By Gabrielle Stannus
Interior plantscapers, fortunate enough to also design and construct exterior landscapes, are in an excellent position to fuse architectural and landscape space, ensuring the benefits of nature are extended to building occupants both inside and outside.
In 2017, Evergreen Infrastructure were commissioned to work alongside a school and their design team to design a new study hall for Catholic Regional College in Sydenham, in Melbourne’s western suburbs. Michael Casey, Director of Evergreen Infrastructure (and Interior Plantscape Association Executive Committee member), says his team were in a very fortunate position as they were able to consider the architectural and landscape spaces as a whole. With the brief to all professions involved, to design and construct a building around a green wall, Michael was inspired to use and integrate nature in all its forms, and have it on show wherever possible.
“The design intent was to create a relaxing, stress-reducing, and nature-filled classroom that would be used for study purposes and formal examinations,” says Michael, “The overall theme was based on an aquatic location that captured the sea, land and animals. We wanted the students to feel all the restorative effects that nature has on humans, and have this work towards improved concentration for both their study and while sitting formal examinations.”
“To have the indoors and outdoors blend into each other and create harmony from transitioning in and out of the building, was important in this and every design,” Michael continues, “For this design I wanted the students to arrive to the building relaxed, view nature from their seat and feel relaxed, and to also leave the building and still feel relaxed while surrounded by nature. I wanted students to use nature as their comfort if an exam did not go well, or to embrace nature and take a deep breath to celebrate if the exam did go well.”
The design team incorporated playful elements based on the nautical theme to facilitate the transition between the outdoor and indoor spaces. “The layout of the building allows for people to enter through a decked entrance that resembles a jetty fitted out with nautical lights, and a green wall to create an enclosed entrance,” explains Michael, “Entering the building, they are greeted by carpet tiles that mimic the bottom of the ocean as viewed from seafloor mapping, aquatic animals scattered around the room and a large 50m2 green wall along the main wall of the building that mimics land.” Students are required to sign in at the study hall’s main counter, constructed to resemble a ship’s crow’s nest.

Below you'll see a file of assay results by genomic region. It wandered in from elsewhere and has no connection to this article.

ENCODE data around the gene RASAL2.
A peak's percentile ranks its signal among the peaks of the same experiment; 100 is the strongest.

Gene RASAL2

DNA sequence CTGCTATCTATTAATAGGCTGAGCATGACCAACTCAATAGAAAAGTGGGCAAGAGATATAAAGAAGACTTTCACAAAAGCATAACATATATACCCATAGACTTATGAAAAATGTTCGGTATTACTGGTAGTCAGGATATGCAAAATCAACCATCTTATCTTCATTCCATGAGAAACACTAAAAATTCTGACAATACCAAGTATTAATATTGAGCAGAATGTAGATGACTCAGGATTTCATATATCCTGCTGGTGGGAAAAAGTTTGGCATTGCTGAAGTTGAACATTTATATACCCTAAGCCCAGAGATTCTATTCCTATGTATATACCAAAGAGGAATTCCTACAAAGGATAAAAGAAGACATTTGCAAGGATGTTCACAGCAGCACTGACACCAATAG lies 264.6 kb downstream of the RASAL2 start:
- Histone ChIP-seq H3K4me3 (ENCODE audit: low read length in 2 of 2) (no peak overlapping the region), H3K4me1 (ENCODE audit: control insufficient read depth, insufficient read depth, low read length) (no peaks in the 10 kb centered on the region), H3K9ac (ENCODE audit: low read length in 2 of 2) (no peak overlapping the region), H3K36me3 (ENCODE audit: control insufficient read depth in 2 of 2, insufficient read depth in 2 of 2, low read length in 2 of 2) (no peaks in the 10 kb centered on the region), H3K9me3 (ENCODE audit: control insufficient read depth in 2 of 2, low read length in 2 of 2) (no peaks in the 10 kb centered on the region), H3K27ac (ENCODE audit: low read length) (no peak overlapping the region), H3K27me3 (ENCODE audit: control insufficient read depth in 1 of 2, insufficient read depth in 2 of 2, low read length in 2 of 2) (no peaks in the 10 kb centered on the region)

The design team selected plants to soften the built environment for its occupants. “I wanted the green wall to have plants that were so delicate in appearance they did not appear real, and that they captured the interest of students who just needed to stare at the plantings or hopefully touch them. I wanted students to reduce their anxiety and stress, and relax,” says Michael.
Michael’s team also incorporated biophilic design principles into the design to help ease this transition from the outdoors to the indoors. The sounds of water can be heard in the garden leading into the study hall, and windows allow natural light into the study hall whilst providing views out to the landscape. Animal images, shapes (e.g. fractals), and colours found in nature are incorporated into materials, including furniture and carpet tiles. The use of colour throughout the building also aids in the transition between the inside and the outside.
Michael says he has been inspired by design from around the world, including the Parkroyal on Pickering and Oasia Hotel Downtown in Singapore. He says the indoors and outdoors are integrated seamlessly in these hotels. His team’s work on the Catholic Regional College’s study hall is now an excellent local example in which school students can learn in, and interior plantscapers can learn from.
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Board Member, Interior Plantscape Associationwww.interiorplantscape.asn.au